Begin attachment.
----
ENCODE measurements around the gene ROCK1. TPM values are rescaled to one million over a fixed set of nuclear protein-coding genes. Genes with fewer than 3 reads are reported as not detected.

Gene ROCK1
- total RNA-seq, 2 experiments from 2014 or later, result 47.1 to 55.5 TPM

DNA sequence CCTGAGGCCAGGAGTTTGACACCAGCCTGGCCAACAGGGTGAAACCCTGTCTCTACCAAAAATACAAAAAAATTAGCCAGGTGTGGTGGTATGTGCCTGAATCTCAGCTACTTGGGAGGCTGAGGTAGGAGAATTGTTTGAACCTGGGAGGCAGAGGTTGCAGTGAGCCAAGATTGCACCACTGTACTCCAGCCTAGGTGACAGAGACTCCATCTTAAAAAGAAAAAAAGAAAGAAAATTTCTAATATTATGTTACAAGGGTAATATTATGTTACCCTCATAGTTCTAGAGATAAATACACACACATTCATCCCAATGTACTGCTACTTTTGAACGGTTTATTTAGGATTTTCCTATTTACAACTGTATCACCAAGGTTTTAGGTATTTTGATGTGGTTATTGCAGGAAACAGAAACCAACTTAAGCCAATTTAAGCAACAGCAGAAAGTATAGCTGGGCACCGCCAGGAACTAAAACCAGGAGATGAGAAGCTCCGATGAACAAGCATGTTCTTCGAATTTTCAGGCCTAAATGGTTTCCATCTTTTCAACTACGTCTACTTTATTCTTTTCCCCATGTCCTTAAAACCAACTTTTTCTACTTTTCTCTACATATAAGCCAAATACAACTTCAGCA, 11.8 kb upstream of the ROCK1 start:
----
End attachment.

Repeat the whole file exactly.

ENCODE measurements around the gene ROCK1. TPM values are rescaled to one million over a fixed set of nuclear protein-coding genes. Genes with fewer than 3 reads are reported as not detected.

Gene ROCK1
- total RNA-seq, 2 experiments from 2014 or later, result 47.1 to 55.5 TPM

DNA sequence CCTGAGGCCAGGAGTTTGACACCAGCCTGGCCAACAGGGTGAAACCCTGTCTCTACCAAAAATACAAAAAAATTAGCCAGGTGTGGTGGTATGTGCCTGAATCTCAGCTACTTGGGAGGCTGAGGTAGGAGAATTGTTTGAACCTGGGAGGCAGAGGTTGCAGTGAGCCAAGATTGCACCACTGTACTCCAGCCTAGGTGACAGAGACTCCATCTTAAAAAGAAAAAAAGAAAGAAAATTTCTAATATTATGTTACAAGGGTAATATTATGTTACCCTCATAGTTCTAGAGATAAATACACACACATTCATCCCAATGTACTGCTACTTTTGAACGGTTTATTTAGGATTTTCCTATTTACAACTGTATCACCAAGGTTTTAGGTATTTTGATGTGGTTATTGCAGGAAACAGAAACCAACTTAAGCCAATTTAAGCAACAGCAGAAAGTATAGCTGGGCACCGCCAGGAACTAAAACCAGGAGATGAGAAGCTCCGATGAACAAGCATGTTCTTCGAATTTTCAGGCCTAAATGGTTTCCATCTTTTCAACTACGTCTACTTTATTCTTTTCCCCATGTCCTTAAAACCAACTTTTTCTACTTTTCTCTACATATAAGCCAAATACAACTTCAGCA, 11.8 kb upstream of the ROCK1 start: